SKV89's LED Strips and bulbs test results

46 posts / 0 new
Last post
snakebite
snakebite's picture
Offline
Last seen: 18 hours 2 min ago
Joined: 11/20/2013 - 20:21
Posts: 1974
Location: dayton oh

not good with variations in led vf and drop due to length.
the ones closest to the feed will be overdriven.
the resistors relieve this.

Jerommel wrote:
Meh, bypass the resistors with solder blobs and use a real driver for the lengths you cut yourself.
sac02
sac02's picture
Offline
Last seen: 2 weeks 4 days ago
Joined: 09/26/2016 - 15:18
Posts: 822
Location: TX

SKV89,

 

I took the liberty of putting your data in a spreadsheet (google sheet).

 

High CRI LED light strips (and a few bulbs)

 

Maybe you can add the link to your OP?

 

If you want to be an owner of the spreadsheet to make edits, PM me.

Joshk
Joshk's picture
Offline
Last seen: 1 hour 2 min ago
Joined: 09/09/2015 - 12:12
Posts: 2472
Location: USA

There is also a spreadsheet of SKV89’s stuff in the OP here: http://budgetlightforum.com/node/69967

sac02
sac02's picture
Offline
Last seen: 2 weeks 4 days ago
Joined: 09/26/2016 - 15:18
Posts: 822
Location: TX

I saw the inclusion of SOME SKV89 data in this spreadsheet:

https://docs.google.com/spreadsheets/d/12jj1A6PNjHmWbFNu0FSisEztir7izxAh...

from this thread:

http://budgetlightforum.com/node/69805

compiled by fneuf.

But it seemed that fneuf only included measurements that included R12 data (it factors into his “grading” formula) so most of the SKV89’s data is not included. (R12 was measured for only 3 out of 34 products)

Joshk
Joshk's picture
Offline
Last seen: 1 hour 2 min ago
Joined: 09/09/2015 - 12:12
Posts: 2472
Location: USA

CRI_Grade was created by me, I added it to his spreadsheet for him. It uses Ra, R9, and R12. It really targets the weak areas of modern LED technology works stellar. There is a link in my signature about it.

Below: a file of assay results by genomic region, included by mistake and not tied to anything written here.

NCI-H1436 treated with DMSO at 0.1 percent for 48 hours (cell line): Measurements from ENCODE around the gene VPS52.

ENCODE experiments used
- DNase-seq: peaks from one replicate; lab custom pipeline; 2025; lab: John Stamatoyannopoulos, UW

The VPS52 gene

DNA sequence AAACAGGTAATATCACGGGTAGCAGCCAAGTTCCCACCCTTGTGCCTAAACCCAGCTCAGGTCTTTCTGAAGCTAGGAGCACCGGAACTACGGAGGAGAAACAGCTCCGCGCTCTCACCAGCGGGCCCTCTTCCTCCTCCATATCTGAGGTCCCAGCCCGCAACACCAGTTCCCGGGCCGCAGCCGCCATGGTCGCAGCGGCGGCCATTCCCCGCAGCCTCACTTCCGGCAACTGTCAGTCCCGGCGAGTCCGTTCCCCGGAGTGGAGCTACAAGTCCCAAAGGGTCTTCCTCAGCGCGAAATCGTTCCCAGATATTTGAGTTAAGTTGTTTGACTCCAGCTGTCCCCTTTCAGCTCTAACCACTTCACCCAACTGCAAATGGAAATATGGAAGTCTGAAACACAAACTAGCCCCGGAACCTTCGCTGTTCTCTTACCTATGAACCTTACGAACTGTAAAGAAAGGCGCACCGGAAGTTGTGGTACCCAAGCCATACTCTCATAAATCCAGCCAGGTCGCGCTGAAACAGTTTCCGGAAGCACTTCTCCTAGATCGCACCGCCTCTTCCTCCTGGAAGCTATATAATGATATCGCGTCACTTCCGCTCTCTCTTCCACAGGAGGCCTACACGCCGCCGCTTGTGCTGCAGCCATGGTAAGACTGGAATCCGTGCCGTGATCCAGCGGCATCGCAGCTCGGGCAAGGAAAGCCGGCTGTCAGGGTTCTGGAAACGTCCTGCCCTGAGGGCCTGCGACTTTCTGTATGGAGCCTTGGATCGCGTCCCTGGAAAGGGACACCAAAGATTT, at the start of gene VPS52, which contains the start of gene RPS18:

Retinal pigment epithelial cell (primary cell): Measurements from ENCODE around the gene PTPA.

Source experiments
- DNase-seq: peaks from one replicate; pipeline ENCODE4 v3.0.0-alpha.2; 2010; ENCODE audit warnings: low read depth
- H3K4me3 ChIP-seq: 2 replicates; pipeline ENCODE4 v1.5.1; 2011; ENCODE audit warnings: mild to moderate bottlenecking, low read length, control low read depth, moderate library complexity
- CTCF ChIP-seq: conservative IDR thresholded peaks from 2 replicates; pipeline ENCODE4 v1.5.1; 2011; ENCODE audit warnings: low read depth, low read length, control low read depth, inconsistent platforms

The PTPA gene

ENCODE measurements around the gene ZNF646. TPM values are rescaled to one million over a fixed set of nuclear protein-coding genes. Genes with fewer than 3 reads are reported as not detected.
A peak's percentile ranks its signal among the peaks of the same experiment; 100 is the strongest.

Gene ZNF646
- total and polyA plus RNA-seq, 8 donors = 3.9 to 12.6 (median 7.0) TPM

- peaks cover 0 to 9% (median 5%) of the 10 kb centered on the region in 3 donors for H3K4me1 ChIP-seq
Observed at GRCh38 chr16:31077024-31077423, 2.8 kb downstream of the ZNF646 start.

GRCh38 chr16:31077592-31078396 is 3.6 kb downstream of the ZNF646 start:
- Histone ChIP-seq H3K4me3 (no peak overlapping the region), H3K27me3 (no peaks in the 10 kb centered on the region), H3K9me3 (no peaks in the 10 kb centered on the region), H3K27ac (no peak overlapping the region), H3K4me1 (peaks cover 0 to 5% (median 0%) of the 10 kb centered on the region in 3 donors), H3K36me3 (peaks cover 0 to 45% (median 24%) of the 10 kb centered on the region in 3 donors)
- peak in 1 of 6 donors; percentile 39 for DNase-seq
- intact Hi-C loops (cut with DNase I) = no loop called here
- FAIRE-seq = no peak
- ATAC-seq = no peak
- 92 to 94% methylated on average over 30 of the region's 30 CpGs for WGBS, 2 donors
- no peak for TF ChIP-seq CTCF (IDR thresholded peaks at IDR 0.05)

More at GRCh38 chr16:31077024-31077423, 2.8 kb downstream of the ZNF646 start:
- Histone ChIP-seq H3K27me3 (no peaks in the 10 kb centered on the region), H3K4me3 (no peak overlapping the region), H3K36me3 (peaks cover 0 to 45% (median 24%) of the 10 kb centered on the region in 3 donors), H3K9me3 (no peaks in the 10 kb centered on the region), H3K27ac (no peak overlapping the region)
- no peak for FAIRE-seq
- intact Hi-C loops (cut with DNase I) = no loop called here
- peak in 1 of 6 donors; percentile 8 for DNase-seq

SKV89
Online
Last seen: 10 min 37 sec ago
Joined: 12/10/2017 - 12:46
Posts: 4117
Location: US
sac02 wrote:

SKV89,


 


I took the liberty of putting your data in a spreadsheet (google sheet).


 


High CRI LED light strips (and a few bulbs)


 


Maybe you can add the link to your OP?


 


If you want to be an owner of the spreadsheet to make edits, PM me.

Thanks! I added it to the OP

Jerommel
Jerommel's picture
Offline
Last seen: 5 months 1 week ago
Joined: 01/04/2014 - 13:18
Posts: 6380
Location: the Hague, Netherlands

snakebite wrote:
not good with variations in led vf and drop due to length.
the ones closest to the feed will be overdriven.
the resistors relieve this.
Jerommel wrote:
Meh, bypass the resistors with solder blobs and use a real driver for the lengths you cut yourself.

Never caused me any problems, but i do tend to underdrive them.
YMMV, as they say.
Curious
Offline
Last seen: 18 hours 38 min ago
Joined: 10/22/2020 - 07:04
Posts: 6

I’m totally new here. Where can I find explanations about all those parameters?

Joshk
Joshk's picture
Offline
Last seen: 1 hour 2 min ago
Joined: 09/09/2015 - 12:12
Posts: 2472
Location: USA